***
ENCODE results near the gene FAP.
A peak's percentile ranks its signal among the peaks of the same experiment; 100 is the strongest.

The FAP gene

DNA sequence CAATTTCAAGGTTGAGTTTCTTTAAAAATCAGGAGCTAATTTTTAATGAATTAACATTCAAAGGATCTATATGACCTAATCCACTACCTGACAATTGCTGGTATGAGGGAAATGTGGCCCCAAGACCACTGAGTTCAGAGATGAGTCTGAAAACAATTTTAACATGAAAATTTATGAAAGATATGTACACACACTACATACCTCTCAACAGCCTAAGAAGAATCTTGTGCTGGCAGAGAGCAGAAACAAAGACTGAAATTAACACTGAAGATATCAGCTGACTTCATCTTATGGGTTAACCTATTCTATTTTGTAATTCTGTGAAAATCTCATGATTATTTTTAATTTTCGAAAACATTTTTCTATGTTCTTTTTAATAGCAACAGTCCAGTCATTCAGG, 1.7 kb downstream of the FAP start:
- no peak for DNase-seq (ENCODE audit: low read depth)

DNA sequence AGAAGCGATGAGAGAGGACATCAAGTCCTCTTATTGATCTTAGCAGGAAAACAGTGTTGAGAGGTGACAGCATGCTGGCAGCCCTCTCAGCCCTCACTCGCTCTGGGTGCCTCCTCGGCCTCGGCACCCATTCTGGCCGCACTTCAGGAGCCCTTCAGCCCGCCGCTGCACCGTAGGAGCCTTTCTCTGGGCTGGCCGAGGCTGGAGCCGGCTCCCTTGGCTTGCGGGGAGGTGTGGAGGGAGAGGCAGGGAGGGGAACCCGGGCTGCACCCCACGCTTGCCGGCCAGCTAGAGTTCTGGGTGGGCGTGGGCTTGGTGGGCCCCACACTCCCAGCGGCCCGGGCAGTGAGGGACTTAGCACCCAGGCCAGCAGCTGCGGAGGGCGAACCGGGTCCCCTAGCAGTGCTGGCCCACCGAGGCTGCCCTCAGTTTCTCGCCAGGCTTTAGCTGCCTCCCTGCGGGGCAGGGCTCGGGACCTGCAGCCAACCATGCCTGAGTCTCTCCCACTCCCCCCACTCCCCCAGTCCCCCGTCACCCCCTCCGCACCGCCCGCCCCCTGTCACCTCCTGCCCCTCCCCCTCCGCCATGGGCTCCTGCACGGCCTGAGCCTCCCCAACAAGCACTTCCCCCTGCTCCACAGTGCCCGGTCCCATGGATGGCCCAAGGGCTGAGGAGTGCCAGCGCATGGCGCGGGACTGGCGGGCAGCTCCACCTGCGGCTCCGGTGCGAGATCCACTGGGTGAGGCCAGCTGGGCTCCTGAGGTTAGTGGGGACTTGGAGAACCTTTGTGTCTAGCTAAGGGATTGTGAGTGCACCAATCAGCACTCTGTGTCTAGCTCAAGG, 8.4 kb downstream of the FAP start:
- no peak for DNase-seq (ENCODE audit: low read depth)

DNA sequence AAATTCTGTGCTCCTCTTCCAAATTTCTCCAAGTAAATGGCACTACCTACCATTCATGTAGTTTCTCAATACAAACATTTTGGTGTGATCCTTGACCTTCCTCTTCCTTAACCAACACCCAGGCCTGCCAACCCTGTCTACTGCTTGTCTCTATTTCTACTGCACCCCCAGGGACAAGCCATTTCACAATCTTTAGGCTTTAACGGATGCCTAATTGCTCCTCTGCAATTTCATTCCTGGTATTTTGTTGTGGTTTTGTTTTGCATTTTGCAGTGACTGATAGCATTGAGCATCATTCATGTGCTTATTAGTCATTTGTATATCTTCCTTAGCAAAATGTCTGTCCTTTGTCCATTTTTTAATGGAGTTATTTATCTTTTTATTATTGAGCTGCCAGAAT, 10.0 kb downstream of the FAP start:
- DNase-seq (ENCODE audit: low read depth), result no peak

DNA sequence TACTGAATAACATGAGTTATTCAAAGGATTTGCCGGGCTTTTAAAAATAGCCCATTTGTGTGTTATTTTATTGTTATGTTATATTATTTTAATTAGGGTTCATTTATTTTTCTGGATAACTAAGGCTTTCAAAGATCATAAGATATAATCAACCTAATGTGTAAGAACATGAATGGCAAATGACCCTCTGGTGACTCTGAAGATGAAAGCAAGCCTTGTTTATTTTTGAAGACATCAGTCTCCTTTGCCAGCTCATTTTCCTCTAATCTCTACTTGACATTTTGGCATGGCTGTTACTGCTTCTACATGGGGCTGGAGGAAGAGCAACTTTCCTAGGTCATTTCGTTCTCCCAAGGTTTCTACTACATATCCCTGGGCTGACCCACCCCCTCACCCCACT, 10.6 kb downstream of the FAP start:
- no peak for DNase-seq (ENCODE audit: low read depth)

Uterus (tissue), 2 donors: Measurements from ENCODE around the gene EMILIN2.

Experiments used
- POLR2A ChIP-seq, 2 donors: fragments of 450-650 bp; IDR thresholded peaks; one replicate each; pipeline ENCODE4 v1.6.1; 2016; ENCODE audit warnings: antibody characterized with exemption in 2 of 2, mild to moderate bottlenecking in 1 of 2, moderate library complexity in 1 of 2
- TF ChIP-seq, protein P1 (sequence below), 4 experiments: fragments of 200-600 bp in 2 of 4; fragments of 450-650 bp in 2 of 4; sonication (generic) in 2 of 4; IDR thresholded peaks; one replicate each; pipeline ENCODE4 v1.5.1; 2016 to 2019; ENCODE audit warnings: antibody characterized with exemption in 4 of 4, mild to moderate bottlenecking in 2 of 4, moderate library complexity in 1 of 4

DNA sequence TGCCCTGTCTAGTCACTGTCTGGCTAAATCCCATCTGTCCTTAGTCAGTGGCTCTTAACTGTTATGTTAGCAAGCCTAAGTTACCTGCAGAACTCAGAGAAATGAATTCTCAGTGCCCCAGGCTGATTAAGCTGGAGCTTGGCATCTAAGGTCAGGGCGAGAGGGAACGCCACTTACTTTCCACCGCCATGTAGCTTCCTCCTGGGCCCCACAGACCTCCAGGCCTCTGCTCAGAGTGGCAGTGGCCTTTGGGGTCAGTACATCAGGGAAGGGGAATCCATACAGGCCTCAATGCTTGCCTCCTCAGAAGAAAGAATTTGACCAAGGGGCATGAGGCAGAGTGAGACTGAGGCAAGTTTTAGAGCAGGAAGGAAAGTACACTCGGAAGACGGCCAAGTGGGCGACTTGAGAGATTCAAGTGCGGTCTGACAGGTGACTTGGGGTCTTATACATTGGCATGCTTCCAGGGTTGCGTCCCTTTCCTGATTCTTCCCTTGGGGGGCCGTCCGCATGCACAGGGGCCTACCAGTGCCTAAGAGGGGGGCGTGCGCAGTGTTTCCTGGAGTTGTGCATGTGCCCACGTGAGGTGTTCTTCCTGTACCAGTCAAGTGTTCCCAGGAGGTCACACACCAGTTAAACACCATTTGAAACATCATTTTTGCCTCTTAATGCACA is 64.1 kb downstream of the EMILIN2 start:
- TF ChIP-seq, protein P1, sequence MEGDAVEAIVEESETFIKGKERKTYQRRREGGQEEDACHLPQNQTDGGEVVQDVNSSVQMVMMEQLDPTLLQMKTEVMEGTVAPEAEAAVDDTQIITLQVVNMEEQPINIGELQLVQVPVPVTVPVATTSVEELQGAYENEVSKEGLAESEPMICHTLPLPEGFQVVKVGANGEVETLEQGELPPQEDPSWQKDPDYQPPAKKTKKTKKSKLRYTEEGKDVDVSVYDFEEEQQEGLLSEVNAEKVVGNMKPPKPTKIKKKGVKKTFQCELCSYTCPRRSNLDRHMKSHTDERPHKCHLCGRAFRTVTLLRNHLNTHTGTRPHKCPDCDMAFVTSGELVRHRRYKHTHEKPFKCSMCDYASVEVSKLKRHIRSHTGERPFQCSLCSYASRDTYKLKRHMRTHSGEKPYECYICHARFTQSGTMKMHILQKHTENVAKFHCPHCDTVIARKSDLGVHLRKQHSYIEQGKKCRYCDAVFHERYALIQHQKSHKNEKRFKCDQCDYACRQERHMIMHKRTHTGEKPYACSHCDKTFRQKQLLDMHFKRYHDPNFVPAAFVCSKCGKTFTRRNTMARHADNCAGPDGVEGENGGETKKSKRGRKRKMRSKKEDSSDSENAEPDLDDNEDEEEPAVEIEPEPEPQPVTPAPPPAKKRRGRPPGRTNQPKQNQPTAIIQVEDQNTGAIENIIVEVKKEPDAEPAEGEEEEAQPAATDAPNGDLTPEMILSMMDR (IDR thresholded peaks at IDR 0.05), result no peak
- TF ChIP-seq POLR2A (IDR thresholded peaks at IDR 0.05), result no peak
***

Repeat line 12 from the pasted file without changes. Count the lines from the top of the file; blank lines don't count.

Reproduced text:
Uterus (tissue), 2 donors: Measurements from ENCODE around the gene EMILIN2.